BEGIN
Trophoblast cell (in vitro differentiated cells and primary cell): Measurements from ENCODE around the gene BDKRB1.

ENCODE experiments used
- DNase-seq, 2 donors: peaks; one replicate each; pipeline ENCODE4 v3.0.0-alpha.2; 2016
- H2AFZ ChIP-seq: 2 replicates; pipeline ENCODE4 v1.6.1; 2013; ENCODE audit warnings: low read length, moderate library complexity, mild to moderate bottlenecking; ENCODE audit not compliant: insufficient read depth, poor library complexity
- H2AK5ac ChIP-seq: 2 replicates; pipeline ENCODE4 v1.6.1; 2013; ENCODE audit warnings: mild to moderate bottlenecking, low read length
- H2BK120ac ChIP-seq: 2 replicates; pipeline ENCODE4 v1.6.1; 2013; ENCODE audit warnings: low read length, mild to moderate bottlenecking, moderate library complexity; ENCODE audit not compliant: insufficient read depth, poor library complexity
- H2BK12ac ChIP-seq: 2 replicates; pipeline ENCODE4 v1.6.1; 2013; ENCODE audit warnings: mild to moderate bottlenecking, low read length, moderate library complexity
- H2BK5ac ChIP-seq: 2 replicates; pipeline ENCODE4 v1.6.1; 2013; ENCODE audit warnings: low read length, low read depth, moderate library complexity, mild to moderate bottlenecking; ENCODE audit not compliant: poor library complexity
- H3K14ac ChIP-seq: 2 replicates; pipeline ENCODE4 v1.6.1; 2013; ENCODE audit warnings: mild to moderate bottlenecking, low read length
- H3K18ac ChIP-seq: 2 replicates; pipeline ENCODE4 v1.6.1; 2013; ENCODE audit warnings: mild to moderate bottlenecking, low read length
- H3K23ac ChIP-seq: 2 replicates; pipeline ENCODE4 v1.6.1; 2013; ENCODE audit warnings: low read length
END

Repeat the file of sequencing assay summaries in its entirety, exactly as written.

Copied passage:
Trophoblast cell (in vitro differentiated cells and primary cell): Measurements from ENCODE around the gene BDKRB1.

ENCODE experiments used
- DNase-seq, 2 donors: peaks; one replicate each; pipeline ENCODE4 v3.0.0-alpha.2; 2016
- H2AFZ ChIP-seq: 2 replicates; pipeline ENCODE4 v1.6.1; 2013; ENCODE audit warnings: low read length, moderate library complexity, mild to moderate bottlenecking; ENCODE audit not compliant: insufficient read depth, poor library complexity
- H2AK5ac ChIP-seq: 2 replicates; pipeline ENCODE4 v1.6.1; 2013; ENCODE audit warnings: mild to moderate bottlenecking, low read length
- H2BK120ac ChIP-seq: 2 replicates; pipeline ENCODE4 v1.6.1; 2013; ENCODE audit warnings: low read length, mild to moderate bottlenecking, moderate library complexity; ENCODE audit not compliant: insufficient read depth, poor library complexity
- H2BK12ac ChIP-seq: 2 replicates; pipeline ENCODE4 v1.6.1; 2013; ENCODE audit warnings: mild to moderate bottlenecking, low read length, moderate library complexity
- H2BK5ac ChIP-seq: 2 replicates; pipeline ENCODE4 v1.6.1; 2013; ENCODE audit warnings: low read length, low read depth, moderate library complexity, mild to moderate bottlenecking; ENCODE audit not compliant: poor library complexity
- H3K14ac ChIP-seq: 2 replicates; pipeline ENCODE4 v1.6.1; 2013; ENCODE audit warnings: mild to moderate bottlenecking, low read length
- H3K18ac ChIP-seq: 2 replicates; pipeline ENCODE4 v1.6.1; 2013; ENCODE audit warnings: mild to moderate bottlenecking, low read length
- H3K23ac ChIP-seq: 2 replicates; pipeline ENCODE4 v1.6.1; 2013; ENCODE audit warnings: low read length